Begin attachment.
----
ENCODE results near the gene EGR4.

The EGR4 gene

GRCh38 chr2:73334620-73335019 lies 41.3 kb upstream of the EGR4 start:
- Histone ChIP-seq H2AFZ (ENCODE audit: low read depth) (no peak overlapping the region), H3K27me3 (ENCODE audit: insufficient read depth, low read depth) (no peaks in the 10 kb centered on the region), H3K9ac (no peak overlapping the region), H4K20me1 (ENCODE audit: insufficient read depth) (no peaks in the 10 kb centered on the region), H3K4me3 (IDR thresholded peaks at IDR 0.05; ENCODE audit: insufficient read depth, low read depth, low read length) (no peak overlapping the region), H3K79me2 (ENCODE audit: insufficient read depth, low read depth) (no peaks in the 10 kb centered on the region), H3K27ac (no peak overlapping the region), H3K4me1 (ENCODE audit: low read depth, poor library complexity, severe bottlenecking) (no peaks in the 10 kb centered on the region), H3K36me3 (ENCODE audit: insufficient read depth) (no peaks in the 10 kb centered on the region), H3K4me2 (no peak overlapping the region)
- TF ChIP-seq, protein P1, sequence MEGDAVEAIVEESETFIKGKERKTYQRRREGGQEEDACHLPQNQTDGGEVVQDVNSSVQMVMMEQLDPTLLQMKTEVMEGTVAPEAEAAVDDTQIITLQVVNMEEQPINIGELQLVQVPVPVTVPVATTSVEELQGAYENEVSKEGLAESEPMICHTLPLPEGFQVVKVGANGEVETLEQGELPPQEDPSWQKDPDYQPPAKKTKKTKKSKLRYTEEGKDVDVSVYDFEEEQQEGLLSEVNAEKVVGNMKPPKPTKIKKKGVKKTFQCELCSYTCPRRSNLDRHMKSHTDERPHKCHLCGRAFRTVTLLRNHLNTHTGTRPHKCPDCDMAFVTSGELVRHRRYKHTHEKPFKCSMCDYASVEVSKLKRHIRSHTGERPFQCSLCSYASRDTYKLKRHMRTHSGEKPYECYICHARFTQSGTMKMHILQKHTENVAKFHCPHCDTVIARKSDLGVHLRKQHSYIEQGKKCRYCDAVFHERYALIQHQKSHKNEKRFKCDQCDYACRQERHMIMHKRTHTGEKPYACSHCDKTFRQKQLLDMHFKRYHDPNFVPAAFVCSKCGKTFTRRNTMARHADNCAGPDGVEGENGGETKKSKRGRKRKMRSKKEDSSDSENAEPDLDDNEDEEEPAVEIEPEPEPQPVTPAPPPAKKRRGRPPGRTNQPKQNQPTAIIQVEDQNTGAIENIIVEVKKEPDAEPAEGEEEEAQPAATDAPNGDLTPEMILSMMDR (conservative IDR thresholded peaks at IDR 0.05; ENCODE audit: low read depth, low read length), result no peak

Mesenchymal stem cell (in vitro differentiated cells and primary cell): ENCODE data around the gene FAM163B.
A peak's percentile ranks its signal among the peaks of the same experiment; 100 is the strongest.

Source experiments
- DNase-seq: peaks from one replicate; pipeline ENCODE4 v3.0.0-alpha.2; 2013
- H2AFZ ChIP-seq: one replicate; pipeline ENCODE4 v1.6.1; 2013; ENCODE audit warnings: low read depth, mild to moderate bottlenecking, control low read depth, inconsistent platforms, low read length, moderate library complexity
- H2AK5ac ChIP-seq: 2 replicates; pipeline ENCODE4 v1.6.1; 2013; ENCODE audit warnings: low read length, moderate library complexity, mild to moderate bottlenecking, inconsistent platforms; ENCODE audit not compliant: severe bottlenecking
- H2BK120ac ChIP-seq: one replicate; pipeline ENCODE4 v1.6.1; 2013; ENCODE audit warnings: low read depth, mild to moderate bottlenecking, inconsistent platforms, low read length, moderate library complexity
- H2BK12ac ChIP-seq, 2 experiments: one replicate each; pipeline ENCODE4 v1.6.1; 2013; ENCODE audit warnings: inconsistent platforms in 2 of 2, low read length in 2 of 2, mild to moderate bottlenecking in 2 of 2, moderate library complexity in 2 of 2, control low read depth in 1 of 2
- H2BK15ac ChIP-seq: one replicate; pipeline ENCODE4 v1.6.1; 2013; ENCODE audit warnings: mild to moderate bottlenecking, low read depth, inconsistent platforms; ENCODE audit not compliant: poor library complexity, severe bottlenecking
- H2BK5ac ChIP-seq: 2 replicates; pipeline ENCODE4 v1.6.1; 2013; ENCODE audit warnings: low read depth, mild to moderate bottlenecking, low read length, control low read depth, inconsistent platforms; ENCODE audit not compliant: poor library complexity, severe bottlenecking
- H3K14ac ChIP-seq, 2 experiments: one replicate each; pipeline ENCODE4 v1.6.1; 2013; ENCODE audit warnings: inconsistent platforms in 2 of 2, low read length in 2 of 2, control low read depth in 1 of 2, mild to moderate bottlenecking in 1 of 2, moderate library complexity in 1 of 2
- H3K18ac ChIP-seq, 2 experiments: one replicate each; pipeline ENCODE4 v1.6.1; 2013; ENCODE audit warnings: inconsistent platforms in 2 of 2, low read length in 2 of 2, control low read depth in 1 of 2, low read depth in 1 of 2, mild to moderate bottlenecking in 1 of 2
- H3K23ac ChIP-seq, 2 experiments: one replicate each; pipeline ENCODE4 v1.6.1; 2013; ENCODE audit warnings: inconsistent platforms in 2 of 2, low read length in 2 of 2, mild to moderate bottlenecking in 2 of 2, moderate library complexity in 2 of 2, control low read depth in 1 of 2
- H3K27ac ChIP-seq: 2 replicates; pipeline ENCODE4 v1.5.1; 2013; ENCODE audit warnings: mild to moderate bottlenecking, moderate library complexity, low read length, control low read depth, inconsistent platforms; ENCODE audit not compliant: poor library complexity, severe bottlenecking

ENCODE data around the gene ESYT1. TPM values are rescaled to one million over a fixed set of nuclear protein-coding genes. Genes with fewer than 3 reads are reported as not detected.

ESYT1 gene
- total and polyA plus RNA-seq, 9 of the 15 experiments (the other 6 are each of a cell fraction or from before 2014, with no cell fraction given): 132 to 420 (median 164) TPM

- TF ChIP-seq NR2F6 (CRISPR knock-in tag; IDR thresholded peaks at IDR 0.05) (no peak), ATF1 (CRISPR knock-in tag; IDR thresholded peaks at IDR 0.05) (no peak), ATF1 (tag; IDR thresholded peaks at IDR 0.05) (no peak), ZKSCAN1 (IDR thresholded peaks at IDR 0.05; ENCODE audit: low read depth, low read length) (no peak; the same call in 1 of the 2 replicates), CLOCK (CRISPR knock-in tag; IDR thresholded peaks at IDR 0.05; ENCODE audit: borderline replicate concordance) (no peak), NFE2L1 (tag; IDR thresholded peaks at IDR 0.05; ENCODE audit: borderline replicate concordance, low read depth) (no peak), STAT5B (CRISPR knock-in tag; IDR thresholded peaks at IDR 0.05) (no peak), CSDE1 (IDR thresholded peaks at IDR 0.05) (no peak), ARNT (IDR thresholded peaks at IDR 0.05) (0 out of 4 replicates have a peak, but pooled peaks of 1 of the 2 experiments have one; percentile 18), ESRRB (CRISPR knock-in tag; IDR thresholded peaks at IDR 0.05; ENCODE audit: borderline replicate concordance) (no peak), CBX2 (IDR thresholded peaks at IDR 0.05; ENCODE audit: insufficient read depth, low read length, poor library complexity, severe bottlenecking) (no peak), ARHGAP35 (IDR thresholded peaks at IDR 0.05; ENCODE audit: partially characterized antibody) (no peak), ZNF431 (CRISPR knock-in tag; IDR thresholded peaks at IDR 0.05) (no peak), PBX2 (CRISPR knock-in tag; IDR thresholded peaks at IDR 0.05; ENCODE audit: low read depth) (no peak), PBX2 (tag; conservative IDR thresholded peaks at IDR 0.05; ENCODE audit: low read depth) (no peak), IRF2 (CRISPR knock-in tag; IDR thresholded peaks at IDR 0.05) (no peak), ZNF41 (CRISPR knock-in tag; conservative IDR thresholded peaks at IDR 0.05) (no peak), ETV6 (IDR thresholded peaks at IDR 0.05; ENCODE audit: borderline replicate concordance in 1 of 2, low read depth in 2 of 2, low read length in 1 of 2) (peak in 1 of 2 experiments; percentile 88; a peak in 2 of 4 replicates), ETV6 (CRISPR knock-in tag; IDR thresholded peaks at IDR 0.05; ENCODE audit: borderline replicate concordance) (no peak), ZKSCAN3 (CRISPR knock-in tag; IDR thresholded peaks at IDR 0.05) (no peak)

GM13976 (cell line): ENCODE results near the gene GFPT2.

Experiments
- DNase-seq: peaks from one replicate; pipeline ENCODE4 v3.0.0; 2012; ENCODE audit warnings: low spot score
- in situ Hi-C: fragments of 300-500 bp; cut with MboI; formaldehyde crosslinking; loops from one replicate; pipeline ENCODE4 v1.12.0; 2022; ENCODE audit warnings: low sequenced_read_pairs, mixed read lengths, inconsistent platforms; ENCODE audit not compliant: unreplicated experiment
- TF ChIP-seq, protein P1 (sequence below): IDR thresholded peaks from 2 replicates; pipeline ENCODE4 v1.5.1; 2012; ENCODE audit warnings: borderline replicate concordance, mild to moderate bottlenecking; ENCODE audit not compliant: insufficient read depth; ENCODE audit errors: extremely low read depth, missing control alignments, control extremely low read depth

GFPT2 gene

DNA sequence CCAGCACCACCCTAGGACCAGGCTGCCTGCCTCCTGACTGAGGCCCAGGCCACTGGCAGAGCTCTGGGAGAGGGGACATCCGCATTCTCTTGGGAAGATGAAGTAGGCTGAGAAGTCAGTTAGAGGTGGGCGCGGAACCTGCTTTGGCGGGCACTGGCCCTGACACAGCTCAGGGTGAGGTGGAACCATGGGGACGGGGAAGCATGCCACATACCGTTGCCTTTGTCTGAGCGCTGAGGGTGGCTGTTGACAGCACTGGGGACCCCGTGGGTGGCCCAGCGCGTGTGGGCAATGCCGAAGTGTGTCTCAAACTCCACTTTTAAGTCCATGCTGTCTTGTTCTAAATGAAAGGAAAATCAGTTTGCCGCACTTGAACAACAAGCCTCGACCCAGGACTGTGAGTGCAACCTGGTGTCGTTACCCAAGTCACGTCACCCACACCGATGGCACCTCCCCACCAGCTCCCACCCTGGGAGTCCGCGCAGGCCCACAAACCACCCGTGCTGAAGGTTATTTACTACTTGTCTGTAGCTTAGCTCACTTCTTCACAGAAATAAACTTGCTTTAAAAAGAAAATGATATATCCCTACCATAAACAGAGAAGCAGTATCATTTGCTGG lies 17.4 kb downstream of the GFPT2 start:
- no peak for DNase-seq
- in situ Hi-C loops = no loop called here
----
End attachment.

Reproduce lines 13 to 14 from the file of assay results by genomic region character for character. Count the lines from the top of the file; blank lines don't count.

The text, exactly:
- H2BK12ac ChIP-seq, 2 experiments: one replicate each; pipeline ENCODE4 v1.6.1; 2013; ENCODE audit warnings: inconsistent platforms in 2 of 2, low read length in 2 of 2, mild to moderate bottlenecking in 2 of 2, moderate library complexity in 2 of 2, control low read depth in 1 of 2
- H2BK15ac ChIP-seq: one replicate; pipeline ENCODE4 v1.6.1; 2013; ENCODE audit warnings: mild to moderate bottlenecking, low read depth, inconsistent platforms; ENCODE audit not compliant: poor library complexity, severe bottlenecking